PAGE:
victory day 2016

С Днем победы, друзья!

Review: Kolchak’s Gold

Kolchak's Gold
Kolchak’s Gold by Brian Garfield
My rating: 4 of 5 stars

This is a STUPENDOUS book, one that I wish were more well-known. In a nutshell: a historian becomes obsessed with finding Admiral Kolchak’s lost gold and a series of interesting, oftentimes unfortunate, events ensues.

Who is Kolchak, you ask? History buffs, especially those who know twentieth-century Russian history, will recognize his name, but probably not many others. Admiral Alexander Kolchak was the doomed White Russian commander during the Russian Civil War who led the fight against the Reds in Siberia. He’s one of my favorite historical figures, which is how I found out about this book. A little Google search revealed it and I couldn’t resist getting a copy because I love all things Kolchak-related.

I’m quite impressed at the level of research the author was able to do. This book was written in 1973 (I think—regardless, I’m certain it was the early 1970s), when there wasn’t much decent scholarship available on the Russian Civil War and its participants, especially the Whites. (Honestly, there isn’t that much great scholarship available today in English, though admittedly there’s more now than there was in the 1970s.) The mediocre quality of scholarship available when the author wrote this book probably explains some of the inaccuracies and the sometimes unfair harshness with which he treats the White Movement. Admittedly, I must state my bias here: I’m usually quite pro-White in my views, plus I have the benefit of having read more favorable accounts than were available when this book was first written.

Thus, the reason why I docked one star from my review is not because of my criticism in the prior paragraph. The author did the best he could with the information he had and what I consider inaccuracies didn’t really detract from my enjoyment of the book. No, the reason why I’ve demoted the book by one star is because of the ending. I felt that the book was going along nicely, then became faster-paced as the stakes were upped, then suddenly everything came to a massive crashing halt and suddenly it was all over. I don’t mind ambiguous endings; I just feel this one was a bit abrupt.

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Russian Politician Suggests Burying Lenin’s Body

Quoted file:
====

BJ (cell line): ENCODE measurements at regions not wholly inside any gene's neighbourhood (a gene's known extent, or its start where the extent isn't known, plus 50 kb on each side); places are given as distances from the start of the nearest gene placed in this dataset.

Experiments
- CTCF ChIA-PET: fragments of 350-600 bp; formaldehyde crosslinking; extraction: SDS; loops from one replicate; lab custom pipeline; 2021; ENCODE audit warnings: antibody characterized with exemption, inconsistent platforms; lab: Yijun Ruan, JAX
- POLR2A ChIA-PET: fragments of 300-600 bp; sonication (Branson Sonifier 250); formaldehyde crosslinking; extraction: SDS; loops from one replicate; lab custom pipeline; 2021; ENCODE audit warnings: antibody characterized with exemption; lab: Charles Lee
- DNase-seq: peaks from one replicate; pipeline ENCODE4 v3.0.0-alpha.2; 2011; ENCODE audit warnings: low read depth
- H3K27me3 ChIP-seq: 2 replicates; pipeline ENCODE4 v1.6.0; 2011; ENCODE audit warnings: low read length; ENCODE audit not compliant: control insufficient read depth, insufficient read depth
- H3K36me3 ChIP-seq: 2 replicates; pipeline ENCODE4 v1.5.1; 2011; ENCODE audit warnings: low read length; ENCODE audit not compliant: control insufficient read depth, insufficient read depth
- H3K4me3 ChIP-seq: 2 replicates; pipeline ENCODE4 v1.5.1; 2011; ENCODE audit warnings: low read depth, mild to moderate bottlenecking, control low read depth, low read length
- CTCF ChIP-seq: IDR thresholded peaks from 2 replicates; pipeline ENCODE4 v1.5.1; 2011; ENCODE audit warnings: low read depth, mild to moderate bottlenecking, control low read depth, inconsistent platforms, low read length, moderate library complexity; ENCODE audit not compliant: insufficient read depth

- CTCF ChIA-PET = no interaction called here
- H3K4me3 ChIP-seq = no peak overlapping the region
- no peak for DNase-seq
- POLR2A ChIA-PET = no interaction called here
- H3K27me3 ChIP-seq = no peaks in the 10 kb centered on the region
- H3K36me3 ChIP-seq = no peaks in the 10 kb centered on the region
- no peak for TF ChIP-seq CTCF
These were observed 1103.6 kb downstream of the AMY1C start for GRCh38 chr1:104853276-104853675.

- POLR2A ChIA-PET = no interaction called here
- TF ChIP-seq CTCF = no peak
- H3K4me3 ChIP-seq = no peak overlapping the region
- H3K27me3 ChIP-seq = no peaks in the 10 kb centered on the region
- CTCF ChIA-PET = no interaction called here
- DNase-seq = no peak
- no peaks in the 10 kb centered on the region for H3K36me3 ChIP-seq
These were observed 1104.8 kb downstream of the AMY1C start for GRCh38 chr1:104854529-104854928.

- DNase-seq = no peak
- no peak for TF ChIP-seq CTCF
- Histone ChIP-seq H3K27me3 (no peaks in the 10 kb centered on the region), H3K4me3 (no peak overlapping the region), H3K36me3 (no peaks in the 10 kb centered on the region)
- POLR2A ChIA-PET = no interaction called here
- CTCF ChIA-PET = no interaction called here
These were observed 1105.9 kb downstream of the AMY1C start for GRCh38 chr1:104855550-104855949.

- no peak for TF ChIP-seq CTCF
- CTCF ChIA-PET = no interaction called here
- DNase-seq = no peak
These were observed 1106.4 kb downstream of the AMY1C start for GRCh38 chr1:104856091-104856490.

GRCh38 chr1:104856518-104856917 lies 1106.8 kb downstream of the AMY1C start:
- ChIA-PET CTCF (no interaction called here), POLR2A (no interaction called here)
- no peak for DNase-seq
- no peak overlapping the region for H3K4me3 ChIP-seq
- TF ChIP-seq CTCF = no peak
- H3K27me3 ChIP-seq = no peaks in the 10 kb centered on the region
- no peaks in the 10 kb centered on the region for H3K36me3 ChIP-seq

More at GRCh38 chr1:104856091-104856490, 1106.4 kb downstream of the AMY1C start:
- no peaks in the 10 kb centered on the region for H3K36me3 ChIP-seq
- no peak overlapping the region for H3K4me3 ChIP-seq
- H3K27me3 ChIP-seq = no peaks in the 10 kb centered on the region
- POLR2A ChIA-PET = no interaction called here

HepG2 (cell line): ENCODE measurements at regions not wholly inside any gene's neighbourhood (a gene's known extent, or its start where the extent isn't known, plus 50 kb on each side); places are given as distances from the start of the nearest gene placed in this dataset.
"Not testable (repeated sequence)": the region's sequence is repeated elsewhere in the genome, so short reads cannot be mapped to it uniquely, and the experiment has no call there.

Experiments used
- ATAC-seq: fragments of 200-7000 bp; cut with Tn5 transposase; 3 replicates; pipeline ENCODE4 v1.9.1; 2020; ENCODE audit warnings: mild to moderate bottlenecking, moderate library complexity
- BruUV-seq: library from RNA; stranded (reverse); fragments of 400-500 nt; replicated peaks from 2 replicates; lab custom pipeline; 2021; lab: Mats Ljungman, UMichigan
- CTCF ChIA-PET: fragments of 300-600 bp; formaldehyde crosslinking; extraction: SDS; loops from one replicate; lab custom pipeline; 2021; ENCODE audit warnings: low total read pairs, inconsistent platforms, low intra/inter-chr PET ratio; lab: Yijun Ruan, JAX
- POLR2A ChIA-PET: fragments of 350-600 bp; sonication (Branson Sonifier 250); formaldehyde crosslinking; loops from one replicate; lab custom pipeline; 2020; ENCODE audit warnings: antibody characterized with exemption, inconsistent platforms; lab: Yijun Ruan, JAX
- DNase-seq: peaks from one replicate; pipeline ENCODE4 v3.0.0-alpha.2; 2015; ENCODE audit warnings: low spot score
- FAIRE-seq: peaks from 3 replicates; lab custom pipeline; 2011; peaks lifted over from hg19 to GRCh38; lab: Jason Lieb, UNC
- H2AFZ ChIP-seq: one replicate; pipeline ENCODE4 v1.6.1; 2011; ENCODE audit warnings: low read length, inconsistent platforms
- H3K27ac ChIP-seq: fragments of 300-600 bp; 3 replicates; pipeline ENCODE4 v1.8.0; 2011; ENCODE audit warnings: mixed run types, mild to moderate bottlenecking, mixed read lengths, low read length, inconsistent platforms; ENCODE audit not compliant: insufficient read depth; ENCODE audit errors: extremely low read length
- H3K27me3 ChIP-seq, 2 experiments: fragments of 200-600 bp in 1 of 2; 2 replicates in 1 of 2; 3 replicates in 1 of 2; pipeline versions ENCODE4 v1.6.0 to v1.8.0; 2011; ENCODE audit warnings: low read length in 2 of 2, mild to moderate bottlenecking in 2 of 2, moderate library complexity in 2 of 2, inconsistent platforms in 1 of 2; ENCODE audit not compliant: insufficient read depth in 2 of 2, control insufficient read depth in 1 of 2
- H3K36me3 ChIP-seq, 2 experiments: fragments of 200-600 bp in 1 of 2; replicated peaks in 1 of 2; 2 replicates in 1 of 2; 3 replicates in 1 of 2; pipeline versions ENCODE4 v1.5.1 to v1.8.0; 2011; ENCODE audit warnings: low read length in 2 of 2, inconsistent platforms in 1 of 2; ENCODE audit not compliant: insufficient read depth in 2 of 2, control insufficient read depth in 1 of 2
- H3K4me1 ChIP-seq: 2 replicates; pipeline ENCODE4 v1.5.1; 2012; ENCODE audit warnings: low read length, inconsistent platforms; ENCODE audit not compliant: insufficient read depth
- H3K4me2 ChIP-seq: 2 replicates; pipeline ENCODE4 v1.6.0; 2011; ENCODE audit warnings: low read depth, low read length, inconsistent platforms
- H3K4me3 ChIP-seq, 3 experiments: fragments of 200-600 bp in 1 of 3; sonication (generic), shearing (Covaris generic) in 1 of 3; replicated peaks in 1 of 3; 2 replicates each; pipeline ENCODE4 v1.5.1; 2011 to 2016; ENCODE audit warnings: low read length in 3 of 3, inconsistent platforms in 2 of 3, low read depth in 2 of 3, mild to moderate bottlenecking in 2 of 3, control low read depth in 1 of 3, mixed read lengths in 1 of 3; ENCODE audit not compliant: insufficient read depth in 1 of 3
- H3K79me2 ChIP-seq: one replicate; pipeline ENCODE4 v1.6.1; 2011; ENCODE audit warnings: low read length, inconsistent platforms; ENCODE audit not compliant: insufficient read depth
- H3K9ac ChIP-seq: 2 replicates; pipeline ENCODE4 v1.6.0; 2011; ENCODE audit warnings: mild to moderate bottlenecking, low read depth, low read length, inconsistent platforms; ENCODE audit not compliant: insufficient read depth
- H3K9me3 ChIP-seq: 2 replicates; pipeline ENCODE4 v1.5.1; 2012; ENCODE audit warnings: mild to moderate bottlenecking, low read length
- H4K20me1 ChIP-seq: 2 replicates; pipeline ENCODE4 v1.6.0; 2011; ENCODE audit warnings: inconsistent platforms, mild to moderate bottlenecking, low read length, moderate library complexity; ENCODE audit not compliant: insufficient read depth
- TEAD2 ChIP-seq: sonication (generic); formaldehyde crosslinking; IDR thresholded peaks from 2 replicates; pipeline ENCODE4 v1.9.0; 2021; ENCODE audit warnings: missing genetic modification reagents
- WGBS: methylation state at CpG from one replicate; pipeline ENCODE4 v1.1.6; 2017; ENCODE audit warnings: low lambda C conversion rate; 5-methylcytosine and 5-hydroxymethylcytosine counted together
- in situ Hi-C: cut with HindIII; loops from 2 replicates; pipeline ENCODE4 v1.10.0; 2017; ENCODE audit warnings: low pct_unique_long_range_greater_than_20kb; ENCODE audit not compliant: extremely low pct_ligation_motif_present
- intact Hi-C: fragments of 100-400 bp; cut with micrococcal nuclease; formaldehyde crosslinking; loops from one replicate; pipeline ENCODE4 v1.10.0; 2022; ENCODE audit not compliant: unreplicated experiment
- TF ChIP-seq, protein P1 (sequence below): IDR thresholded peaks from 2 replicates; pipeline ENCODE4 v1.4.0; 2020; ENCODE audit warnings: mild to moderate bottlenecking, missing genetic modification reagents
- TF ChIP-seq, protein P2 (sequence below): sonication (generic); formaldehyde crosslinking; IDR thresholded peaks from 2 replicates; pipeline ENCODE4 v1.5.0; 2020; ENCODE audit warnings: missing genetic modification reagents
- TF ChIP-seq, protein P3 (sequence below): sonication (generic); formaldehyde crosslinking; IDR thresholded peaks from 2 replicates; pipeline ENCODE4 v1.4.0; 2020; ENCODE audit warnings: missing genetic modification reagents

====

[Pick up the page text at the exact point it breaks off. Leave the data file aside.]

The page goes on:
I kept forgetting to blog about this excellent news I saw at the end of last year, so here it is, a bit late. (But better late than never, right?) The Royal Russia blog (one of my favorite sources for all things Imperial Russia-related) has a story about a Russian politician who has suggested burying Vladimir Lenin’s body. Right now, Lenin’s embalmed corpse lies in a mausoleum on Red Square. Yes, it’s just as disgusting and gruesome as it sounds.

Russian State Duma Deputy Ivan Konstantin Sukharev – a member of the Liberal Democratic Party of Russia (LDPR) – has introduced to the State Duma, a bill urging his colleagues to resume the debate on the burial of Vladimir Lenin and the transfer of his body to one of Moscow’s cemeteries. His bill also calls for the elimination of the cemetery where prominent Bolshevik and Soviet officials are buried near the Kremlin wall in Moscow.

According to Sukharev, the purpose of drafting the bill is necessary – “for the creation and promotion of the new symbols of Russia, reflecting the historical stage of unity, awareness of national identity of Russians building a democratic state, free from the domination of ideology – whose symbol remains Lenin’s mausoleum.”

“Russia cannot be considered a modern civilized state as long as a corpse remains in Red Square – the main square of the nation – the existence of Lenin’s mausoleum is simply unacceptable. Further, the misery and deprivation which Lenin’s actions and policies brought down upon his people and the state are incalculable,” – said Ivan Sukharev.